Business is all about relationships.  The most important relationship is between Provider and Consumer – without a positive relationship, the Consumer will not engage the Provider and there will be no transaction.  Without the transaction, the Provider cannot stay in business and it all falls apart.  No one disputes the value of the Provider – Consumer relationship.  It is commonly accepted that this is the critical link that drives the entire economy.  However, the additional relationships are not to be ignored!

Business relationships are fragile things.  Good Business relationships (including partnerships, vendor relations or supporting relationships) take time and effort to nurture and grow; yet it typically doesn’t take much to damage them (often beyond repair).  A good Provider will recognize those potential partners (both official and informal) who are valuable to the enterprise and seek to maintain a positive relationship accordingly. 

All relationships are based on trust.  This includes business relationships.  If a partner executes what is expected promptly and accurately, that benefits all involved in the ultimate transaction.  Trust is built and all entities (providers and consumers) benefit from a strong relationship.  Whether the Provider is producing a good for sale, a service or information, there are partner relationships to be maintained.

Property Management is no different.  The Rental transaction is the critical component of the business, but there are several partner relationships involved in the process.  If a property owner does not want to be “hands on” with all their properties, they will contract a management company to handle the day-to-day operations.  A good management company will have positive existing relationships with a variety of vendors (maintenance, service, utility, financial, etc.) that will enhance the overall experience for both the Owner and the Tenant.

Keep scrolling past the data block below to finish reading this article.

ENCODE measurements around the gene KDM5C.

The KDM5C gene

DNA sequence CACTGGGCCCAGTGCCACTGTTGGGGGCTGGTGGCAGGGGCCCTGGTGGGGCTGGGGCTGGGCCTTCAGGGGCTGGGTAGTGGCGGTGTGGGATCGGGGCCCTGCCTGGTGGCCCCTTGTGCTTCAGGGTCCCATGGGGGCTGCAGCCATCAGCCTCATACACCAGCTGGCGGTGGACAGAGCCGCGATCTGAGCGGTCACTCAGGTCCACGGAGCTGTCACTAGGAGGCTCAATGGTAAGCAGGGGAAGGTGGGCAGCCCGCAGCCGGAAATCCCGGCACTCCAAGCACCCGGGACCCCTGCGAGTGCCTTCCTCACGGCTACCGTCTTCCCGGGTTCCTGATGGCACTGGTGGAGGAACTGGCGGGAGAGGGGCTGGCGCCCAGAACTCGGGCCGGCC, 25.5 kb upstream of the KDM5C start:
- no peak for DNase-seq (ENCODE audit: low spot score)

The benefit of a well-equipped management company to an Owner is large.  Once contracted, depending on the terms of the management agreement, the Owner does not need to worry about anything related to the property.  Rent is collected, minor repairs can be completed, interaction with the Tenant can be handled (up to a designated threshold of categories) and vacant properties can be marketed without requiring the direct involvement of the Owner.  In a strong relationship, the Owner is largely un-involved in the property.

This does not mean that interaction between the Owner and Management company is non-existent, however.  As previously mentioned, good relationships require effort to build.  This is where any Management Agreement should include specified points of contact and communication for each party to meet the needs and expectations of the other, while partnering together to preserve a positive Provider – Consumer relationship (to drive profitability – which is the unspoken (and literal) bottom line!).

The “take away” for Owners and Management companies is this: good relationships start with good, clear communication of expectations; good relationships are maintained by good execution of required actions.  The net result is success for all parties involved as they work toward a common goal.  Prudent providers recognize the value of good partner relationships and work at building trust with those partners.

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